22 Physical Response to Stress What happens to our body when we are stressed out?
23 The Stress Response System Cannonfight-or-flight response marked by the outpouring of epinephrine and norepinephrine from the inner adrenal glands, increasing heart and respiration rates, mobilizing sugar and fat, and dulling pain.Prepares your body for an emergency…activates the sympathetic nervous systemACUTE STRESS
24 General Adaptation Syndrome (GAS) Hans Selye In response to LONG- TERM (CHRONIC) STRESS
25 Phase 1: Alarm Sympathetic nervous system kicks in Heart rate zooms Blood flows to musclesFeel the faintness of shock
26 Phase 2: ResistanceResources have been mobilizied in Phase 1, now ready for fightYour adrenal glands pump stress hormones (Adrenaline) into your bloodstreamYou are fully engaged at this pointYour body adjusts and learns to live with the stress
27 Phase 3: Exhaustion Body soon begins to run out of resources You become much more vulnerable to illnessFearful rats lived 100 days shorter
32 Stress & Susceptibility to Disease A psychophysiological illness is any stress-related physical illness such as hypertension and some headaches.Psychoneuroimmunology (PNI) is a developing field in which the health effects of psychological, neural, and endocrine processes on the immune system are studied.Preview Question 4: How does stress make us more vulnerable to disease?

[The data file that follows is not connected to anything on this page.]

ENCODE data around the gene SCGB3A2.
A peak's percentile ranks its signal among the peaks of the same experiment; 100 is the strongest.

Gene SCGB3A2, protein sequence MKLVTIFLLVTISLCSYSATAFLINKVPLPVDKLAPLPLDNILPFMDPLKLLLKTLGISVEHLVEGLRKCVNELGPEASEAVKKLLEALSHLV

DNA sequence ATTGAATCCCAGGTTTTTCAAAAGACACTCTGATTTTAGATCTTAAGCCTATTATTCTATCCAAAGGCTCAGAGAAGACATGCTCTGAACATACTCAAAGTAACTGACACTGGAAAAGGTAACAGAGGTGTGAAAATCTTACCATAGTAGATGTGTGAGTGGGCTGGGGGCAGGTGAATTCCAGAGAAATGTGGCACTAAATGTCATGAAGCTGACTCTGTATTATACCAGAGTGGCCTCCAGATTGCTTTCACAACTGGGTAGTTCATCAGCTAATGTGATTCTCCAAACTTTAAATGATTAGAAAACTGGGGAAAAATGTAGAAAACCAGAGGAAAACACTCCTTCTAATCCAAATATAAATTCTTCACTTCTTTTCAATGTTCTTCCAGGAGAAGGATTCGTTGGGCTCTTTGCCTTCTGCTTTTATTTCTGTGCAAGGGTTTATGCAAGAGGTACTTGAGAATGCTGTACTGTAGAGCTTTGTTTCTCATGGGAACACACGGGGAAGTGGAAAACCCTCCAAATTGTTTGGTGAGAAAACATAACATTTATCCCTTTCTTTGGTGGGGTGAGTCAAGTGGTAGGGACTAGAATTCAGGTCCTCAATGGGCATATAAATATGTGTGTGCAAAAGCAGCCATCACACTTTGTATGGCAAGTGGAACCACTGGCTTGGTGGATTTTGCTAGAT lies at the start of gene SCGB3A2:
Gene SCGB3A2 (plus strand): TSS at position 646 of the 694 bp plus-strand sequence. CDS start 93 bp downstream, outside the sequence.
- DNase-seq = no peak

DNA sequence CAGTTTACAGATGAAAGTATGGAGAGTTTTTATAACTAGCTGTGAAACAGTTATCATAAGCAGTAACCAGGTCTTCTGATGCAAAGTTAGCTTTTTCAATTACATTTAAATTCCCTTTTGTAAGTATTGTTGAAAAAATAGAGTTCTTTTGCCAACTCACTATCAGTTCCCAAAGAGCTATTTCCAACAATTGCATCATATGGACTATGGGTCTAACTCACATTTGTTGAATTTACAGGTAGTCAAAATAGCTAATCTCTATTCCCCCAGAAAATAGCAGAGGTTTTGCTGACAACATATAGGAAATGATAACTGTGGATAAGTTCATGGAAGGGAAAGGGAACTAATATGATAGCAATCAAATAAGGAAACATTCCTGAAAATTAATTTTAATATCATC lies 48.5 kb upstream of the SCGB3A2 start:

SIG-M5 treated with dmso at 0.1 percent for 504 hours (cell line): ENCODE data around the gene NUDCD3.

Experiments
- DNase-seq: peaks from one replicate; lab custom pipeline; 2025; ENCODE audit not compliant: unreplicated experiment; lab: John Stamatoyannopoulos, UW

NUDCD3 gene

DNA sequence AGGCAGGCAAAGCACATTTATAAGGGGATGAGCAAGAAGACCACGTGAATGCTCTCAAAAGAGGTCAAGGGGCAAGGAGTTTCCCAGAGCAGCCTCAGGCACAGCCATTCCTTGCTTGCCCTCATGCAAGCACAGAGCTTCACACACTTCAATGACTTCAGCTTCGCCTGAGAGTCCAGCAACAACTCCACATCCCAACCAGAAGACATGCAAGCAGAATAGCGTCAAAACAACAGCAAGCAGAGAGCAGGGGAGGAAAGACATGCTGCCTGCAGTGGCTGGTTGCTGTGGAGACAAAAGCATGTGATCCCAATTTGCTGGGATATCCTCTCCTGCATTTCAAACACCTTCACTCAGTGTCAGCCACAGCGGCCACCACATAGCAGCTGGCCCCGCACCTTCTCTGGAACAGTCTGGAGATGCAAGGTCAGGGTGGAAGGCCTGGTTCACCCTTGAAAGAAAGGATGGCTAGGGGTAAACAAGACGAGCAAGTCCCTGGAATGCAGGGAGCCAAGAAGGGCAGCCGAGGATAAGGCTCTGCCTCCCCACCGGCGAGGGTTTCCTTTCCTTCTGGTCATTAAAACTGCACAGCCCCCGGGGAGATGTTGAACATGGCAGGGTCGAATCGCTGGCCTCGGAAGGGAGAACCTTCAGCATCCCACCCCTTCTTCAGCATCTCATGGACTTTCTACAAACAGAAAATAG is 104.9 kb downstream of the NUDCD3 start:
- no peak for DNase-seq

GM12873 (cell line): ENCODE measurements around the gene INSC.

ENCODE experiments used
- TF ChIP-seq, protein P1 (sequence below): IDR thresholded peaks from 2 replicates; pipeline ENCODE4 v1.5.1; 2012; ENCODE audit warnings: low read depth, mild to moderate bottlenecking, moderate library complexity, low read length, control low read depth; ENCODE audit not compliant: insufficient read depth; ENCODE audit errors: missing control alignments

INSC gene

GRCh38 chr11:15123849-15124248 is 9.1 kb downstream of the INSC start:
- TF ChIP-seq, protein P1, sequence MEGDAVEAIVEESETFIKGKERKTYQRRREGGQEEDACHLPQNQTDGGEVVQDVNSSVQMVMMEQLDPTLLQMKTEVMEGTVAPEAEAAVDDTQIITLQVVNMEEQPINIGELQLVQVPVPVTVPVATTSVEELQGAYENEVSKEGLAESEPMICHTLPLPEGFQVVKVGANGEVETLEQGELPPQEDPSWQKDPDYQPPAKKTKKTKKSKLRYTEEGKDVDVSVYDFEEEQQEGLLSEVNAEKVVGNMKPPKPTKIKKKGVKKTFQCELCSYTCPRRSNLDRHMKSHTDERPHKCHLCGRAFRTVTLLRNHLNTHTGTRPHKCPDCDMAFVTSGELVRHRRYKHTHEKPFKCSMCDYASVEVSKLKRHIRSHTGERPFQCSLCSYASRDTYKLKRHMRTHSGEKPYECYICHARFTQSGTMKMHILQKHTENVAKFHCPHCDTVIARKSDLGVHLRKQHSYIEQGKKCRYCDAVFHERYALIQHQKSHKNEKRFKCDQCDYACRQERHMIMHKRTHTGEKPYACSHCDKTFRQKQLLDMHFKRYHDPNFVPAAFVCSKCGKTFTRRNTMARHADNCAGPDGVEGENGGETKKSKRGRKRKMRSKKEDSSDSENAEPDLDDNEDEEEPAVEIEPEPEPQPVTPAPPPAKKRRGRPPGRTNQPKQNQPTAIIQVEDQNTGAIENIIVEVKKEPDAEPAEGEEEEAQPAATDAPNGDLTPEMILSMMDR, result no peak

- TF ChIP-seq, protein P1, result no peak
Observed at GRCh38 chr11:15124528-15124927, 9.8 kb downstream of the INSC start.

33 Stress and ColdsPeople with the highest life stress scores were also the most vulnerable when exposed to an experimental cold virus.
34 Stress Effects and Health Stress and AIDSStress and CancerStress and Hearth Disease
35 Stress and AIDSStress and negative emotions may accelerate the progression from human immunodeficiency virus (HIV) to acquired immune deficiency syndrome (AIDS).UNAIDS/ G. Pirozzi
36 Stress and Cancer Is there a link? Results are mixed + Increased risk for cancer among individuals that experience helplessness, depression or grief+ 5.5 time greater risk for those who reported high workplace stress- Holocaust survivors and P.O.W do not have an increased risk
37 Stress and CancerStress does not create cancer cells, but it may affect their growth by weakening the body’s natural defense against multiplying cellsResearchers disagree on whether stress influences the progression of cancer.However, they do agree that avoiding stress and having a hopeful attitude cannot reverse advanced cancer.